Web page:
The first novel in this omnibus, The Boats of the 'Glen Carrig', is a horror novel that takes as its central conceit that it is the true account, written in 1757, of events that took place years before.  Told in first-person PoV by a passenger on the 'Glen Carrig," the story begins as a sort of shipwreck account before veering off into the horrific.  Hodgson here uses deliberately archaic language in an attempt to capture the feel of the 18th century shipwreck tales, such as Robinson Crusoe, with mixed results.  There is no dialogue to speak of; the narrator reports other characters' conversations as indirect summations of much longer conversations.  Below is a paragraph that describes the first of the monstrous creatures that the shipwreck survivors encounter on a weed-filled island:

A little later, there came to my ears the noise of a very great splash amid the weed; but though I stared with intentness, I could nowhere discern aught as likely to be the cause thereof.  And then, suddenly, between me and the moon, there drove up from out of that great waste a vast bulk, flinging huge masses of weed in all directions.  It seemed to be no more than a hundred fathoms distant, and, against the moon, I saw the outline of it most clearly - a mighty devilfish.  Then it had fallen back once more with a prodigious splash, and so the quiet fell again, finding me sore afraid, and no little bewildered that so monstrous a creature could leap with such agility.  And then (in my fright I had let the boat come near to the edge of the weed) there came a subtle stir opposite to our starboard bow, and something slid down into the water.  I swayed upon the oar to turn the boat's head outward, and with the same movement leant forward and sideways to peer, bringing my face near to the boat's rail.  In the same instant, I found myself looking down into a white demoniac face, human save that the mouth and nose had greatly the appearance of a beak.  The thing was gripping at the side of the boat with two flickering hands - gripping the bare, smooth outer surface, in a way that woke in my mind a sudden memory of the great devilfish which had clung to the side of the wreck we had passed in the previous dawn.  I saw the face come up towards me, and one misshapen hand fluttered almost to my throat, and there came a sudden, hateful reek in my nostrils - foul and abominable.  Then, I came into possession of my faculties, and drew back with great haste and a wild cry of fear.  And then I had the steering-oar by the middle, and was smiting downward with the loom over the side of the boat; but the thing was gone from my sight.  I remember shouting out to the bo'sun and to the men to awake, and then the bo'sun had me by the shoulder, was calling in my ear to know what dire thing had come about.  And that, I cried out that I did not know, and, presently, being somewhat calmer, I told them of the thing that I had seen; but even as I told of it, there seemed to be no truth in it, so that they were all at a loss to know whether I had fallen asleep, or that I had indeed seen a devil.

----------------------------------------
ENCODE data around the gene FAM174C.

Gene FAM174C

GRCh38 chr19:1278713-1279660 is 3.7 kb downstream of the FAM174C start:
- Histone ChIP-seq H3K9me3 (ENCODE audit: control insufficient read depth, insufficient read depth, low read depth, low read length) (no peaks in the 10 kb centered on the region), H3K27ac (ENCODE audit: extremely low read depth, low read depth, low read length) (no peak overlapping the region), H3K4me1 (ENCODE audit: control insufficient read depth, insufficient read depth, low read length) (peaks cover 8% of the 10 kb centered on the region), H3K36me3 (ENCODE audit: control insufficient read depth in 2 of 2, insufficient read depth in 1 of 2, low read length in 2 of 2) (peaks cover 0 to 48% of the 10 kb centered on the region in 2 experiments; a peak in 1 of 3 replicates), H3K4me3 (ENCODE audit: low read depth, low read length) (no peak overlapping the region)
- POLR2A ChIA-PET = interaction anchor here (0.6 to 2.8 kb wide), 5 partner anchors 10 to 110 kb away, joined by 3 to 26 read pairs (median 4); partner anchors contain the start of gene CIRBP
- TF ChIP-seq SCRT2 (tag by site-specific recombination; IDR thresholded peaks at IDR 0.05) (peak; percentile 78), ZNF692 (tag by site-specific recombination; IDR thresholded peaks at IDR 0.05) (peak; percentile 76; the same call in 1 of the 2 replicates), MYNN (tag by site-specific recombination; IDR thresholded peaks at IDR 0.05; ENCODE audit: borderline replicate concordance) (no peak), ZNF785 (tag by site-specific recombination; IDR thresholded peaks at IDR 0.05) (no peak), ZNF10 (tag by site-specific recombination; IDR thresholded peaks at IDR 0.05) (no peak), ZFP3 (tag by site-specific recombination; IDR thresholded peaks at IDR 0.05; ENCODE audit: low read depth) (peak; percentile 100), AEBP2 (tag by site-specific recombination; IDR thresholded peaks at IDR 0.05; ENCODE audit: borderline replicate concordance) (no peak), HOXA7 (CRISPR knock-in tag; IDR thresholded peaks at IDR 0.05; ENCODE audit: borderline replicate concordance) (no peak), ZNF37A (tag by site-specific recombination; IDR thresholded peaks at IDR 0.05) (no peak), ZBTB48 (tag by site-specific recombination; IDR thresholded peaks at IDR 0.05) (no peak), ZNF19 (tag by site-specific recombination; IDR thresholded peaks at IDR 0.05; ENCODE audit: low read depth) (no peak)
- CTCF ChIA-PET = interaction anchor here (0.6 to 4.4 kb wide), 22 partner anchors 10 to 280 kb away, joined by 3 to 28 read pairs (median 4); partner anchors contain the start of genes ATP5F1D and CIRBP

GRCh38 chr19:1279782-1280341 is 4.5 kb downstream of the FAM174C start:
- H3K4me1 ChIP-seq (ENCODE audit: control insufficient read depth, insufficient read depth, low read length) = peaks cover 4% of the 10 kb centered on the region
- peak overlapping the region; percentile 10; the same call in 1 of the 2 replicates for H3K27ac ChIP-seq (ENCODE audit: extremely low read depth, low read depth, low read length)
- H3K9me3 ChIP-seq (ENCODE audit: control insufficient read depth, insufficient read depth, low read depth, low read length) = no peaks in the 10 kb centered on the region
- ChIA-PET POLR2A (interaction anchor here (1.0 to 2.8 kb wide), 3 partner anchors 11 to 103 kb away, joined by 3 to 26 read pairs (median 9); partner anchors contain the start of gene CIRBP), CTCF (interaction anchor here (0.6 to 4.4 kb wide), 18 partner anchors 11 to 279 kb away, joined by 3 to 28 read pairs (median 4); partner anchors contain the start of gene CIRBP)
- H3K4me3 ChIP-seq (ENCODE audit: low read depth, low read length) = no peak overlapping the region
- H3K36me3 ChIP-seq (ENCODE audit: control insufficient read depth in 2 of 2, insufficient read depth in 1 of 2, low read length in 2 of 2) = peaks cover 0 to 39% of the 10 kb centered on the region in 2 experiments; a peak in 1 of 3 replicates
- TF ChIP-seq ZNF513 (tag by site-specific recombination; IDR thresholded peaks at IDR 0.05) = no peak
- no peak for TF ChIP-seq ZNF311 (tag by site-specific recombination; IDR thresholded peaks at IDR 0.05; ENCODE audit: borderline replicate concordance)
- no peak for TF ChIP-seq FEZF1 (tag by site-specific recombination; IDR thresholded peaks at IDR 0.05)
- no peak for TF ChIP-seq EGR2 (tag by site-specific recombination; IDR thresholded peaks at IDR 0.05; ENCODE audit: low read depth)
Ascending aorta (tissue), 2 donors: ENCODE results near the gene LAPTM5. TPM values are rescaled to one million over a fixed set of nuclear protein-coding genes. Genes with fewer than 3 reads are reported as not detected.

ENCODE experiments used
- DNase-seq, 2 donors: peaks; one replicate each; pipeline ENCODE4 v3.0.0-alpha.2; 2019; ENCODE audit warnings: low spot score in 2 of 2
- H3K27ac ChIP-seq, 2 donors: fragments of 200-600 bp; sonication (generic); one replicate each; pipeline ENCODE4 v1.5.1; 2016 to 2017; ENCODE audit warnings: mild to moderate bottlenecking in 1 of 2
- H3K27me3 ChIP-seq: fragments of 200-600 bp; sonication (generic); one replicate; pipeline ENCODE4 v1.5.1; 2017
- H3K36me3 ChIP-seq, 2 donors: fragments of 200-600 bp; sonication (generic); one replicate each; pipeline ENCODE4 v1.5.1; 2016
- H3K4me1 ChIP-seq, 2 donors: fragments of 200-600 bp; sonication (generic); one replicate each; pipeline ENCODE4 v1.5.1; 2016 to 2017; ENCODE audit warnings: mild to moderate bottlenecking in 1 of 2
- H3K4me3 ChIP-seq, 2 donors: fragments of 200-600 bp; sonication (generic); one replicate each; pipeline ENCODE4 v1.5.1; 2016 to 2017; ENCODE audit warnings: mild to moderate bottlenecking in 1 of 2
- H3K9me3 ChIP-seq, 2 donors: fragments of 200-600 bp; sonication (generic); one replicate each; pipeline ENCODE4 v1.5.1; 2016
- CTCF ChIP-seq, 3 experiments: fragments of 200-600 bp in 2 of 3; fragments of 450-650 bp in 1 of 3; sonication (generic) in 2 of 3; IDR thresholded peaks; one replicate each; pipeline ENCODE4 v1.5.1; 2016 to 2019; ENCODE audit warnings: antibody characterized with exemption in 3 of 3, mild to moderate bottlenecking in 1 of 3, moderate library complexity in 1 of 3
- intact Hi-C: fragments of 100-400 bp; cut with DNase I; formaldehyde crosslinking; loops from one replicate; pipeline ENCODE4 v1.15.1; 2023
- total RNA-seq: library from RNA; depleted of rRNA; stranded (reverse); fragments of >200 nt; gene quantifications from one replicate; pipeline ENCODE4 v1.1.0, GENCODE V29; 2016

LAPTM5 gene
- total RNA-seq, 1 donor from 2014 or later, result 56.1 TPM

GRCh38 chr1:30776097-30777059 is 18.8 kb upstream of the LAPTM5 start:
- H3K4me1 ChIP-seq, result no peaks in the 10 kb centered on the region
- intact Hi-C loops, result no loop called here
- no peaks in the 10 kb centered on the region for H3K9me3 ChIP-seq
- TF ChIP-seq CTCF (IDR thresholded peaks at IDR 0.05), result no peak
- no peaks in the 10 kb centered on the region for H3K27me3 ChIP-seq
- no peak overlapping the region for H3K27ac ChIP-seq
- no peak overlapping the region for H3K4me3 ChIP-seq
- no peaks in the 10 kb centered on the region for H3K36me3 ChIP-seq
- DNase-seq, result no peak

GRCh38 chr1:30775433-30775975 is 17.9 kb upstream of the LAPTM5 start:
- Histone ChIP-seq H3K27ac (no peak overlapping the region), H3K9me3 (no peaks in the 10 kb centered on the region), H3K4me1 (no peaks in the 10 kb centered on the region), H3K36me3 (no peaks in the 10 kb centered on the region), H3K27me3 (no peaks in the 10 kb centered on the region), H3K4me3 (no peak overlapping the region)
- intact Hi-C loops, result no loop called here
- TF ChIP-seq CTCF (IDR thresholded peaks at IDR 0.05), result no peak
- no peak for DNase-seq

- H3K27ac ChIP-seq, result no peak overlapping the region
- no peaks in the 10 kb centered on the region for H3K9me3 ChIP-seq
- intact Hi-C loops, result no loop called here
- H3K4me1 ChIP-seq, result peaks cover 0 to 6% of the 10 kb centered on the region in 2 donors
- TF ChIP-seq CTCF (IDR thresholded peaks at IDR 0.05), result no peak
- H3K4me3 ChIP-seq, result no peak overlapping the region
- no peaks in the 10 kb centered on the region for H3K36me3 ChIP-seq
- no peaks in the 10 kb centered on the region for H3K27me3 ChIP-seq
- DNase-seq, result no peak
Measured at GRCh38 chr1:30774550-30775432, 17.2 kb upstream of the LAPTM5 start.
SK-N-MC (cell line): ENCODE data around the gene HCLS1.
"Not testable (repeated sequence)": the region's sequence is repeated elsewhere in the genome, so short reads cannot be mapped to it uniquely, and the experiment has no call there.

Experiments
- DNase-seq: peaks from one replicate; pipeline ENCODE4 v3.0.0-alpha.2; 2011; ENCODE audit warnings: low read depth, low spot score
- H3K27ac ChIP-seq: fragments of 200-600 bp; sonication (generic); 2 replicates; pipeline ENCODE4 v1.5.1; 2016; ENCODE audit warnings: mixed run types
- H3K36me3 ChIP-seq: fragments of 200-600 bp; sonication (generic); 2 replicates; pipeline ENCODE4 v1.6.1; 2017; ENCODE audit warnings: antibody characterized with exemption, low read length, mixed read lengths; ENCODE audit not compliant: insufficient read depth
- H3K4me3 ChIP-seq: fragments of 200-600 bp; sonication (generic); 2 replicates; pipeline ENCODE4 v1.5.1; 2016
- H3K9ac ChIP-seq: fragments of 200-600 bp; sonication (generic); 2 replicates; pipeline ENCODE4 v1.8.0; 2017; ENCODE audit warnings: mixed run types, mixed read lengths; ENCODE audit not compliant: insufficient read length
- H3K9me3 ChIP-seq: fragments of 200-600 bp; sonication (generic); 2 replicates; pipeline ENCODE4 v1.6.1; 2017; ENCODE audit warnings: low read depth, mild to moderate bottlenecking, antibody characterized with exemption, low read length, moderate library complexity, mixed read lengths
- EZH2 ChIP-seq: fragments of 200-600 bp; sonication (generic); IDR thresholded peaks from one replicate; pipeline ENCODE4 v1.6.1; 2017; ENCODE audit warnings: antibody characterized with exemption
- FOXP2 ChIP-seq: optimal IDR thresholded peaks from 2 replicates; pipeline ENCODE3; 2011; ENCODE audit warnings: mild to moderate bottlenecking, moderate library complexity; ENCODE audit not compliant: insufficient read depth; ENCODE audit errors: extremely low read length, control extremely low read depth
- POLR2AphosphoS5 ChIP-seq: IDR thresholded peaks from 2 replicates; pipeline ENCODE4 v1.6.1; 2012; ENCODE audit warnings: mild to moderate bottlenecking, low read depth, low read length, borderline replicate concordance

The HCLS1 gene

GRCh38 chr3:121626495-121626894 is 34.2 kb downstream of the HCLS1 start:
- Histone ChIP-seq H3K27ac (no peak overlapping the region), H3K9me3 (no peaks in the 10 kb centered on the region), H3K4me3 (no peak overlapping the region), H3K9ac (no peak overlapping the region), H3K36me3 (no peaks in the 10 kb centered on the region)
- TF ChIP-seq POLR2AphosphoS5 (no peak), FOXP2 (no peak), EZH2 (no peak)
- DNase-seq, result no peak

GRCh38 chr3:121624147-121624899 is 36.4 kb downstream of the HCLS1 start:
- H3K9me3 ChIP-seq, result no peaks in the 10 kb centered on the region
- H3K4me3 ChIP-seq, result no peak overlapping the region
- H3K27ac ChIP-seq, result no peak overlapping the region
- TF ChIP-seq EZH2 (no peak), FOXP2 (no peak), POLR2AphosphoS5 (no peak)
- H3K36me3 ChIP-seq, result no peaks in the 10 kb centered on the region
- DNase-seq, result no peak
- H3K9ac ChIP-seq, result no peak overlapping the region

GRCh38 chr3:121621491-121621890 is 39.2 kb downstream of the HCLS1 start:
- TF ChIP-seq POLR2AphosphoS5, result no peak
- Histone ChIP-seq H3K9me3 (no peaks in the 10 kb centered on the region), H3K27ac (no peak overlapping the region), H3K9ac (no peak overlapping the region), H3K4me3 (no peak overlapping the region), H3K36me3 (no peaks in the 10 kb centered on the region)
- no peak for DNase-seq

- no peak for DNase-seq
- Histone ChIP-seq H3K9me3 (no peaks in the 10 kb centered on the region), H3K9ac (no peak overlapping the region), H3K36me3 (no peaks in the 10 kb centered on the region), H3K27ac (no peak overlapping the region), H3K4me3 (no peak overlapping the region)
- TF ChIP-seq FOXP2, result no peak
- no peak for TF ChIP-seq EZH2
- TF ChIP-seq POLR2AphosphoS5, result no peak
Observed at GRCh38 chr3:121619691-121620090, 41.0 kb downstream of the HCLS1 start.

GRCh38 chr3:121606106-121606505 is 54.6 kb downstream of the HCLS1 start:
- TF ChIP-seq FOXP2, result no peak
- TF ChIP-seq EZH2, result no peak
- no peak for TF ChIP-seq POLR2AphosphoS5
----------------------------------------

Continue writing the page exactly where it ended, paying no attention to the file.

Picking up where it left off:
And presently the dawn was upon us.

The Boats of the 'Glen Carrig' is replete with passages such as this.  The long, dense paragraphs, full of clauses and asides, can be a bit wearisome to read after a short while.  However, Hodgson for the most part manages to imbue this narrative with a sense of foreboding doom, as the narrator and the other survivors have nightly visits from the island's inhabitants to confront.  Although the description-heavy passages may be something that today's readers are unaccustomed to reading, once the rhythm of the narrative has been ascertained, the story itself moves at a brisk pace, with every few pages being devoted to outlining another horrific threat to the shipwreck survivors.

Hodgson's second novel, The House on the Borderland, is a much more accomplished novel.  Here, the story begins in 1877 in the Irish village of Kraighten, where two visitors, exploring the ruins of a quite singular house, discover the moldering diary of its previous owner.  In it, they find hints that a dark evil has existed somewhere beyond the borderland of life and of reality.

The House on the Borderland utilizes a double narrative approach, similar to that favored by many other horror writers of the past century (in this, I am especially reminded of Caitlín Kiernan's 2009 novel, The Red Tree, which utilizes a similar approach to outlining an incomprehensible evil).  Here, Hodgson's narrative is not filled with archaicisms.  Instead, it is a tale of intrepid exploration by the diary writer into the causes of the maladies that are occurring at this particular house.  Although creatures of this Evil are seen and described, the source of this Evil is never directly seen or described by the narrator.  Throughout this short novel, the tension keeps building and building, until finally the narrator succumbs to it...and the diary breaks off before the horrific end can be revealed.

It is a familiar formula now, but a century ago, this sort of writing went far beyond the previous generation's "sensational novels" with its descriptions of decay and malevolence.  The pacing is superb, as Hodgson does a slow build throughout this novel until it is time for the payoff, which proves to be well worth the time spent waiting to see what would ultimately occur to the diary writer.  It is easily the most accessible and perhaps most enduring of the four short novels collected in this single omnibus.